# Doing Math in R

This is my guide on doing math in R.

**Doing Math in R**

Working in R means doing a lot of calculations. This is what R is for and why it is called a statistical programming language. You can do simple math and work with vectors. In fact, there are a few different categories. They are:

- Arithmetic
- Functions
- Vectors
- Matrixes

The arithmetic operators should be familiar to everyone. These are the basic math operators everyone learned when they were kids.

- \[x + y\] y added to x
- \[x - y\] y subtracted from x
- \[x * y\] x multiplied by y
- \[\frac{x}{y}\] x divided by y
- \[x ^ y\] x raised to the power of y
- \[x %% y\] remainder of x divided by y
- \[x% / %y\] x divided by y but rounded down

Let’s move to the next section, mathematical functions. These are the traditional algebraic functions and they work the same way.

- abs(x) takes the absolute value of x
- log x takes the logarithm of x with base y
- exp(x) returns the exponential of x
- sqrt(x) returns the square root of x
- factorial (x) returns the factorial of x!
- choose(x,y) returns the number of possible combinations when drawing y elements from x possibilities

You can take the log of a number like this:

`Log 1.5`

You can take the log of a series of numbers:

`log(2:4)`

That function takes the natural log of the numbers 2,3,4

You can specify a base:

`log(2:4, base=4)`

The other functions work similarly, I will get into them more when we need to.

You can round numbers easily in R. You just use the ‘round()’ function.

`round(454567.2333445, digits=3)`

Significant digits can be done just as easily.

`signif(333.334455, digits=3)`

Trig functions are also available. By default, R gives results in radians. So, if you need a result in degrees, you will have to convert it. I will show you how, though.

`cos(120)`

Gives results in radians

`cos(95 * pi / 180)`

Gives results in degrees

**Working With Vectors**

A vector is a one-dimensional set of values. It looks like this:

`x=c(1,2,3,4,5,6,7,8)`

They have to be the same type, such as integers.

There is a function, ‘str()’, that lets you look at any particular vector and see its properties. Use it like this:

`str(x)`

To see the length of a vector:

`length(x)`

Vectors can be several different types:

- Numeric
- Integer
- Logical
- Character
- Datetime
- Factors

You can test a vector to see what kind it is:

`is.numeric(x)`

`is.character(x)`

`is.logical(x)`

Those are all separate tests to determine what kind of vector you have. You will get the output of ‘true’ when you have a match.

To create vectors you can enter in numbers or use a sequence of numbers. I will show you how to do both. It is common to assign a variable to your data so it is easy to work on it. The variable is ‘x’.

`x=c(22,33,44,55,66,77,88,99)`

The ‘c’ is a function itself and combines the numbers in the parentheses to make a vector.

You can also use the colon operator to create a sequence of numbers.

`x=c(2:7)`

This creates a vector with the number 2,3,4,5,6,7

You can include negative numbers too.

`x=c(7:-2)`

R lets you combine vectors when you need to. If we have:

`x=c(1:9)`

`y=c(11:16)`

We can combine them like this:

`total=c(x,y)`

We can repeat vectors too. We do this with the ‘rep()’ function.

If we want to repeat a vector a set number of times, we do this:

`rep(c(1:9), times=4)`

When we want to repeat every value:

`rep(c(1:9), each=3)`

We can also tell R how often to repeat each value:

`rep(c(1,9), times=c(3,4)`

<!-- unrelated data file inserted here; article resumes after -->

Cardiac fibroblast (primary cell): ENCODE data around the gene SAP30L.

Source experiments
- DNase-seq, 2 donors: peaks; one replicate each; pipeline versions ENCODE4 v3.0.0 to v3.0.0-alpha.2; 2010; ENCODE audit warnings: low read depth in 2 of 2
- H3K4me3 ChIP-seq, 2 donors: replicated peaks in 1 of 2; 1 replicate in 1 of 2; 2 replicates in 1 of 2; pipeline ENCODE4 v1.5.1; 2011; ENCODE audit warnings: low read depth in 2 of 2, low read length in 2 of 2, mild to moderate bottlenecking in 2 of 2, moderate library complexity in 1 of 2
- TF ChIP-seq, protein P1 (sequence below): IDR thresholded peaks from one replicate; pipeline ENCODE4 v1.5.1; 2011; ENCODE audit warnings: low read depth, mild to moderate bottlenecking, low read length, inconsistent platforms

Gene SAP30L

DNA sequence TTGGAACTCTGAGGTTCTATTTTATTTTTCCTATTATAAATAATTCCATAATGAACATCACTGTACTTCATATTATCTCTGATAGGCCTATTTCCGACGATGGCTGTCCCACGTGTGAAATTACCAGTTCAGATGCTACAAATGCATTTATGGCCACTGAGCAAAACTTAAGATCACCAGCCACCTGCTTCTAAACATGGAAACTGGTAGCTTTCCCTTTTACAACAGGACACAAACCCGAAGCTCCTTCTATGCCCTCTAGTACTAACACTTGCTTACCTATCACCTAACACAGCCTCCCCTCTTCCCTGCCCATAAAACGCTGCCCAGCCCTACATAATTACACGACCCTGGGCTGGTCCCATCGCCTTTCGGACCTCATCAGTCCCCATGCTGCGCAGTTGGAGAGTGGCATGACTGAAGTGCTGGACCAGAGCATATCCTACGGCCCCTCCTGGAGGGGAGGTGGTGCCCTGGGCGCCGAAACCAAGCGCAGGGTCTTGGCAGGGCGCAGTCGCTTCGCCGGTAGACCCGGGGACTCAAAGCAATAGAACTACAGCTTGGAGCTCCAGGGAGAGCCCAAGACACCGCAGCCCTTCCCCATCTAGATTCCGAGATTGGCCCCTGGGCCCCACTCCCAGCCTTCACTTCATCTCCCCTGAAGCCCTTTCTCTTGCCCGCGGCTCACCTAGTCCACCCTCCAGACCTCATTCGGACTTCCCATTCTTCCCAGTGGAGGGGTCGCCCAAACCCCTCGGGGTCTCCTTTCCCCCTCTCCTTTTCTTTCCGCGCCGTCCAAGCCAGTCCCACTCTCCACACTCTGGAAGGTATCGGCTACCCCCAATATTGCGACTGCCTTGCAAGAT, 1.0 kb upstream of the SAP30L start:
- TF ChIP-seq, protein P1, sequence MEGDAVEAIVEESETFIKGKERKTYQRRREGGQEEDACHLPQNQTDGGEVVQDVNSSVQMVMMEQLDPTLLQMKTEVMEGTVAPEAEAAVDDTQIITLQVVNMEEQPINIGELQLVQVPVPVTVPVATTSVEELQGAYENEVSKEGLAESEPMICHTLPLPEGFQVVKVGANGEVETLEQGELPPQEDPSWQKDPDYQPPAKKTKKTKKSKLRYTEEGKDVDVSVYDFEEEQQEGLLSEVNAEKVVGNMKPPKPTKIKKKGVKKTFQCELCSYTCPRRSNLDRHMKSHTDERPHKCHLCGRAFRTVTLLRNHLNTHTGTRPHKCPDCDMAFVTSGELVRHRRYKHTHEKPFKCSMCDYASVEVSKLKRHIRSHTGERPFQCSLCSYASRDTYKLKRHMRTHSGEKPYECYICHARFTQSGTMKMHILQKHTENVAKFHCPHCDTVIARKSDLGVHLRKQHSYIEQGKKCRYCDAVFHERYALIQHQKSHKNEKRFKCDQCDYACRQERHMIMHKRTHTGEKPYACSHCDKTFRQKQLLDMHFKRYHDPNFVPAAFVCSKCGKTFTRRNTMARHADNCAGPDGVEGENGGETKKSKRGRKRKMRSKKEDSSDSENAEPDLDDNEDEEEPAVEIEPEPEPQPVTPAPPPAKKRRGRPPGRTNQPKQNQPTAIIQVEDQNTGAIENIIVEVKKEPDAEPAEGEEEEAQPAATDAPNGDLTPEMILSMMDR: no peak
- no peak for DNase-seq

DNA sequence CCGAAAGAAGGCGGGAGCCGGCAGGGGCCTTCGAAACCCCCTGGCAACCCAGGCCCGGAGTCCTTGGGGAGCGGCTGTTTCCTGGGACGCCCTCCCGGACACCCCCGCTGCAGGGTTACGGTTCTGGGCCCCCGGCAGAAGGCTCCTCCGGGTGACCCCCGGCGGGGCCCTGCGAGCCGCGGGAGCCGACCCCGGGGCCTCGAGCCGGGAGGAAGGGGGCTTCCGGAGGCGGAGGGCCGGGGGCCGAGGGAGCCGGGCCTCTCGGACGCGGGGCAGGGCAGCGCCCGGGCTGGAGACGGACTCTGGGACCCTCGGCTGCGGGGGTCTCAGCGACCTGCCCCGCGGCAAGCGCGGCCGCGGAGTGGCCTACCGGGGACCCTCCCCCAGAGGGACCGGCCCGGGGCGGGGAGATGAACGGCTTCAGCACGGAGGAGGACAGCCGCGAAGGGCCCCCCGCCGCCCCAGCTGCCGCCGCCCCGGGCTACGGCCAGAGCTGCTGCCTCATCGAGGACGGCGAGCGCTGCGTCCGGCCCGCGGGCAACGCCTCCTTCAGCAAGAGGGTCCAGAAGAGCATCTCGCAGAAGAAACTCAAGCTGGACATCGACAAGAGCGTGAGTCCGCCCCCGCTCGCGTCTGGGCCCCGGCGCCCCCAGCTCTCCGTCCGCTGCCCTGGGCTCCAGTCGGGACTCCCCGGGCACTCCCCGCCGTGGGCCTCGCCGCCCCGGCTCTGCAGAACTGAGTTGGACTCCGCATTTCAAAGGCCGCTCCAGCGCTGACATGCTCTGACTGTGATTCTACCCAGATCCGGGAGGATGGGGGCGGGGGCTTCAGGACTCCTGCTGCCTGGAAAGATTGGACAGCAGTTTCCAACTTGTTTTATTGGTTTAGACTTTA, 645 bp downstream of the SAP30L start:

**Looking At Vector Values**

Once we have a vector, R lets us look at and work with individual values. The square brackets let us extract a value from the vector. We just indicate the position we want inside of the square brackets.

`X[3]`

This gives us the 3rd number from the start of the vector.

We can get more than one position value at once:

`x[c(1,2,3)]`

This will give us the first 3 positions of the vector.

You can change the value of a vector.

`x=c(1,2,3,4,5)`

Let us change the last value from 5 to 3

`X[5] = 3`

Now, our vector has been changed to what we want to reflect it as.

**Making Copies of Vectors**

Before working with an important vector set of data, make a copy of it. You do not want to accidentally change it without knowing it. Do it like this:

`X.copy = x`

Now you can do your work with a little less worry.

**Comparing Values**

To compare values in a vector:

`X > 5`

This gives us logical values. Any time there is a value greater than 5, the output is true.

We can also check positions that are greater than 5.

`which(x > 5)`

This shows us which positions in the vector are greater than 5.

These are the logical operators in R:

- X == y
- X != y
- X > y
- X >= y
- X < y
- X <= y
- X & y
- X | y
- !x
- xor(x,y)

**More Arithmetic Operations**

Once we have a vector set up and kind of know how it works, we can start doing more with it. I recently took a statistics class and I used many of these functions to great effect. It really speeds things up. The idea of a vector is to look at each value in a vector and do something with it. That is what functions do once we have a vector set up. Here are the arithmetic functions that are pretty useful:

- sum(x) calculates the sum of values in the vector x
- prod(x) calculates the product of all the values in the vector x
- min(x) gives the minimum of all values in x
- max(x) gives the max of all the values in the vector x
- cumsum(x) gives the cumulative sum of all the values in the vector x
- cumprod(x) gives the cumulative product of all the values in the vector x
- cumin(x) gives the minimum for all values in x from the start of the vector to the position indicated
- cummax(x) gives the maximum for all values in x from the start of the vector until the position indicated
- diff(x) gives for every value the difference between that value and the next value in the vector